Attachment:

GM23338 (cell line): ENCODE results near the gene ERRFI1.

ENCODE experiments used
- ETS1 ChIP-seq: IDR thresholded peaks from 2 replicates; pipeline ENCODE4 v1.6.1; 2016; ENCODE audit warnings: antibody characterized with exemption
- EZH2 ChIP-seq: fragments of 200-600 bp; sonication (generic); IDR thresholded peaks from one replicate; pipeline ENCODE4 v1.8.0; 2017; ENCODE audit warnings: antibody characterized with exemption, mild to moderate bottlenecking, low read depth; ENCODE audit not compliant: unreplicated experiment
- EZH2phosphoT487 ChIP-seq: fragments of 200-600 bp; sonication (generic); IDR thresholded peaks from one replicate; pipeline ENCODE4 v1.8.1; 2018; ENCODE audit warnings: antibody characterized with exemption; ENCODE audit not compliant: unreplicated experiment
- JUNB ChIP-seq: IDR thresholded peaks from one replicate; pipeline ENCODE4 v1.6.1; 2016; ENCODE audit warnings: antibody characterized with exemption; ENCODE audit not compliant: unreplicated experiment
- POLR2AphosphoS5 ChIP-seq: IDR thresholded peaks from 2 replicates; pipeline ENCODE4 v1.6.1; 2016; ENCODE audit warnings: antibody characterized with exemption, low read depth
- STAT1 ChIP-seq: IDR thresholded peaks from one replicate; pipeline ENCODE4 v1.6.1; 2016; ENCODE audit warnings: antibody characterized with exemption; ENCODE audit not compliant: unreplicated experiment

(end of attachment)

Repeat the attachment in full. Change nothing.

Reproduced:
GM23338 (cell line): ENCODE results near the gene ERRFI1.

ENCODE experiments used
- ETS1 ChIP-seq: IDR thresholded peaks from 2 replicates; pipeline ENCODE4 v1.6.1; 2016; ENCODE audit warnings: antibody characterized with exemption
- EZH2 ChIP-seq: fragments of 200-600 bp; sonication (generic); IDR thresholded peaks from one replicate; pipeline ENCODE4 v1.8.0; 2017; ENCODE audit warnings: antibody characterized with exemption, mild to moderate bottlenecking, low read depth; ENCODE audit not compliant: unreplicated experiment
- EZH2phosphoT487 ChIP-seq: fragments of 200-600 bp; sonication (generic); IDR thresholded peaks from one replicate; pipeline ENCODE4 v1.8.1; 2018; ENCODE audit warnings: antibody characterized with exemption; ENCODE audit not compliant: unreplicated experiment
- JUNB ChIP-seq: IDR thresholded peaks from one replicate; pipeline ENCODE4 v1.6.1; 2016; ENCODE audit warnings: antibody characterized with exemption; ENCODE audit not compliant: unreplicated experiment
- POLR2AphosphoS5 ChIP-seq: IDR thresholded peaks from 2 replicates; pipeline ENCODE4 v1.6.1; 2016; ENCODE audit warnings: antibody characterized with exemption, low read depth
- STAT1 ChIP-seq: IDR thresholded peaks from one replicate; pipeline ENCODE4 v1.6.1; 2016; ENCODE audit warnings: antibody characterized with exemption; ENCODE audit not compliant: unreplicated experiment